The purpose of this paper is to investigate the oil price–bank risk nexus by considering the heterogeneity of bank characters.
This paper empirically tests the effect of oil price movements on bank credit risk by using a sample of 279 banks in the Middle East and North Africa countries from 2011 to 2017.
Authors find robust evidence that the credit risk of bank loan portfolios is negatively associated with increased oil prices. The heterogeneity analysis indicates that the effect of asset quality improvement brought about by rising oil prices is more salient in conventional banks, and banks with small size, low liquidity and whose funding source relies on customers’ deposits.
The results favor the diversification of bank funding sources, the improvement of a country’s financial development, the adoption of explicit deposit insurance and macroprudential policies, such as countercyclical liquidity buffers, to weaken the adverse impact of oil prices declines.
The present paper enriches the literature of oil price–bank risk nexus by analyzing the heterogeneity of bank characters and advances our knowledge on the determined factors of bank riskiness and vulnerability.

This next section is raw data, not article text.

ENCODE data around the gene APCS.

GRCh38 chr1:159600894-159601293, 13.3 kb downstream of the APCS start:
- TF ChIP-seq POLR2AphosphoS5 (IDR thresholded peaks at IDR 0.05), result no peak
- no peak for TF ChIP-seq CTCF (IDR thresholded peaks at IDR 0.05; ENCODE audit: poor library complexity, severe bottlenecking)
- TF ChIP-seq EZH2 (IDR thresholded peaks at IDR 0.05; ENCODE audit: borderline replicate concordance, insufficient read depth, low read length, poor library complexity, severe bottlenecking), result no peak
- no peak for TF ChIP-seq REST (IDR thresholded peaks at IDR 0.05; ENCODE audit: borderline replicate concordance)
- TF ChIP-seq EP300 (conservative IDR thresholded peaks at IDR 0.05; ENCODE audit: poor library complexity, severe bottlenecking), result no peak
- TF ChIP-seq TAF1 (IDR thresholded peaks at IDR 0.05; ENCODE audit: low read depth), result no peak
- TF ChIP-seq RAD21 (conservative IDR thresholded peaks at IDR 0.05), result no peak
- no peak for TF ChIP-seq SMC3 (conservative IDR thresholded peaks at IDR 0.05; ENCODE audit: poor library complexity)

Funding: This research is financially supported by the National Science Foundation of China (Funding No: 71971174), Key Scientific Research Fund of Xihua University (Funding No: ZW17136) and Social Science Planning Project of Sichuan Province (Funding No: SC19B121).
Wang, R. and Luo, H.(R). (2020), "Oil prices and bank credit risk in MENA countries after the 2008 financial crisis", International Journal of Islamic and Middle Eastern Finance and Management, Vol. 13 No. 2, pp. 219-247. https://doi.org/10.1108/IMEFM-03-2019-0103
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